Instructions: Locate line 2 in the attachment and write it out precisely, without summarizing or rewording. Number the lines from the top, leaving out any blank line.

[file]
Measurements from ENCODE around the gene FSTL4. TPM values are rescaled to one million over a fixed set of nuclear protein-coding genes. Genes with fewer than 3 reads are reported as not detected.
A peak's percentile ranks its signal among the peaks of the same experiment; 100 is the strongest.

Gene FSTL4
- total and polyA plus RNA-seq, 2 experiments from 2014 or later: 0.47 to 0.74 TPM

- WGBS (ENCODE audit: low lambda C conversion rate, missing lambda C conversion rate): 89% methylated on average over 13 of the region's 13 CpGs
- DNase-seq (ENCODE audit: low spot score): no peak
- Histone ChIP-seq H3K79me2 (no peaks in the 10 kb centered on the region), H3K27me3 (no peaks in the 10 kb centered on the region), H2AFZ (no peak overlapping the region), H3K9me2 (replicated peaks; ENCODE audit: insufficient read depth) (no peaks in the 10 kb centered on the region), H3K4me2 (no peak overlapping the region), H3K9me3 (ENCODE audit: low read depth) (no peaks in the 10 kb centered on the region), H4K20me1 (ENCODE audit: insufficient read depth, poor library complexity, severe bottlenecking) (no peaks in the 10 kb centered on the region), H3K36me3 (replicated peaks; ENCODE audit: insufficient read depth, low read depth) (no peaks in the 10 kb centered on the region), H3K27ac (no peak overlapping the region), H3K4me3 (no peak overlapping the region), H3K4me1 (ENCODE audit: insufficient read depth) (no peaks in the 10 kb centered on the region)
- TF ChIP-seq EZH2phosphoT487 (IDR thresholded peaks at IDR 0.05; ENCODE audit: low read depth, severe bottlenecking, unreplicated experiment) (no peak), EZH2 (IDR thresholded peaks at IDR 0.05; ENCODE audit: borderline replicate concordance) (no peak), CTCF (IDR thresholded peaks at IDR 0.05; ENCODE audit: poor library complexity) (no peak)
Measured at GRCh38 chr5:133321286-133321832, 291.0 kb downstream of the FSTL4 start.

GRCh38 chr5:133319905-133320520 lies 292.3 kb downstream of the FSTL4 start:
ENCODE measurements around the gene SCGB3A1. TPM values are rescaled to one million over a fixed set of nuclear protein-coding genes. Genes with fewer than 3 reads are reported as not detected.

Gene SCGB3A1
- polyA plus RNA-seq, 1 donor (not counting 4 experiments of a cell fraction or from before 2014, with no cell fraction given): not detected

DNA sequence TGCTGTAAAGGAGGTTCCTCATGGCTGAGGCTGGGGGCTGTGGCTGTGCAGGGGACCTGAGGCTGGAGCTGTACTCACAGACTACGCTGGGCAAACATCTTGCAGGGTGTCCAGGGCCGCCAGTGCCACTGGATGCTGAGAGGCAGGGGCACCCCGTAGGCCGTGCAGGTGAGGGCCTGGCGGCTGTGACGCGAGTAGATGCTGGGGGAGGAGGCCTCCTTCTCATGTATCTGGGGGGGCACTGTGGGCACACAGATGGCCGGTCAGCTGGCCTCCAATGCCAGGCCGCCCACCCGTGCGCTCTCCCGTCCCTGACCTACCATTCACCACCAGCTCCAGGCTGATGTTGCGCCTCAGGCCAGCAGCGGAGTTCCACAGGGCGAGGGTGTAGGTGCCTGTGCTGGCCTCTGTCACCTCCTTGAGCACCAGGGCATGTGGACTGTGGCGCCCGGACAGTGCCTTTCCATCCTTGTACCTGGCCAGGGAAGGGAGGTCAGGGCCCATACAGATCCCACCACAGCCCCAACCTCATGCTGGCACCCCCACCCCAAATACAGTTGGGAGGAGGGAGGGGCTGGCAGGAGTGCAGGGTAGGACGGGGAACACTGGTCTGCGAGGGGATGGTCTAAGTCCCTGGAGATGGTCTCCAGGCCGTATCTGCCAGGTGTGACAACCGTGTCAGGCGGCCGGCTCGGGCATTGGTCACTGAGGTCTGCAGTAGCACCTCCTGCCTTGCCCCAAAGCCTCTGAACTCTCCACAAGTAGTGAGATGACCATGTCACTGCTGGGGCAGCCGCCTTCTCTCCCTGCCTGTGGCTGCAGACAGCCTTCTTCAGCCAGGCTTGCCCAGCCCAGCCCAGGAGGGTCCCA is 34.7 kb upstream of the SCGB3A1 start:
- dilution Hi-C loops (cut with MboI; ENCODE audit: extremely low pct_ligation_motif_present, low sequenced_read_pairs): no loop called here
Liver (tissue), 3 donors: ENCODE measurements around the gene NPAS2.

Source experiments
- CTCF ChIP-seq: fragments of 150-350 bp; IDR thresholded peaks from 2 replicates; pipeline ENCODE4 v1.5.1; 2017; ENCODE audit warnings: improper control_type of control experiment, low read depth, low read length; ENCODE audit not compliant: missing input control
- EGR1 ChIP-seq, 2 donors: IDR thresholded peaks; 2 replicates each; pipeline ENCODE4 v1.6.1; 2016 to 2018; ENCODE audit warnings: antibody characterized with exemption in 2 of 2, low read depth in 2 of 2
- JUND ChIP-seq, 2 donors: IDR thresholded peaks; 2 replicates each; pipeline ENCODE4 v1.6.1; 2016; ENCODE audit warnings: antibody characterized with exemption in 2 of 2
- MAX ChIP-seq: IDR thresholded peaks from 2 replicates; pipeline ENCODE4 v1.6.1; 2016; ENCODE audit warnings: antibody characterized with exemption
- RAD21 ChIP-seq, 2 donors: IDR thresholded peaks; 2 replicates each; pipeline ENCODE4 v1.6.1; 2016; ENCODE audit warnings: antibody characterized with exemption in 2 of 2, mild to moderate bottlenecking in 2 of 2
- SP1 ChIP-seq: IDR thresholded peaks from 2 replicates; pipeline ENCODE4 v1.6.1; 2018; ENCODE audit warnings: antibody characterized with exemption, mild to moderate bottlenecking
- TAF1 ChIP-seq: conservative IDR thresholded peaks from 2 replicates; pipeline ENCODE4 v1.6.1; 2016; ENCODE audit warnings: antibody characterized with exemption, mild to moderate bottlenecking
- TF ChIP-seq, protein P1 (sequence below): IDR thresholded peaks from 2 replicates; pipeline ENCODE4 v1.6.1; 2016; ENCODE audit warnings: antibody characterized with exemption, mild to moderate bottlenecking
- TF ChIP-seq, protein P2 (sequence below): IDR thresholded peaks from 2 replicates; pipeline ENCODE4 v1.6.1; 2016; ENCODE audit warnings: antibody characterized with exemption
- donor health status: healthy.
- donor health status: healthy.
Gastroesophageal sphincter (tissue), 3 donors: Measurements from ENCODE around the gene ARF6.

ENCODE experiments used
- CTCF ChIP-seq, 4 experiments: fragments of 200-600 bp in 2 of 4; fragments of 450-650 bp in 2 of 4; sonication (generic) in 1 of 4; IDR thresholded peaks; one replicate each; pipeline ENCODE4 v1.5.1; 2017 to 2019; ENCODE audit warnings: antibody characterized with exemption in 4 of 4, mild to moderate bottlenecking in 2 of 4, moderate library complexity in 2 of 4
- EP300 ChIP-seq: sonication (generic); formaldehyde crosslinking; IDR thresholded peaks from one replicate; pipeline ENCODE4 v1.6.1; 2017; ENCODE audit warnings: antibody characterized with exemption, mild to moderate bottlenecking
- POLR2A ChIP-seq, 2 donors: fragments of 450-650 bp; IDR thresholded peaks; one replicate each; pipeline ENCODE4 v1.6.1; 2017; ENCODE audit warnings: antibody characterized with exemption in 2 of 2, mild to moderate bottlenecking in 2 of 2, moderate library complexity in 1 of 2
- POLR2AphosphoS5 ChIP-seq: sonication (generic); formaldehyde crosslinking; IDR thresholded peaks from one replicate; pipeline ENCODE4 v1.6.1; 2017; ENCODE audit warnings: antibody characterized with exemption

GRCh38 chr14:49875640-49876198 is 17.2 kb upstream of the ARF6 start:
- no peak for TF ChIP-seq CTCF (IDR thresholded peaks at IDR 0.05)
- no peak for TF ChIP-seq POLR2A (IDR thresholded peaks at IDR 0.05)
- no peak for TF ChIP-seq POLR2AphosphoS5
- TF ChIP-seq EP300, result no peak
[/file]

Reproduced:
A peak's percentile ranks its signal among the peaks of the same experiment; 100 is the strongest.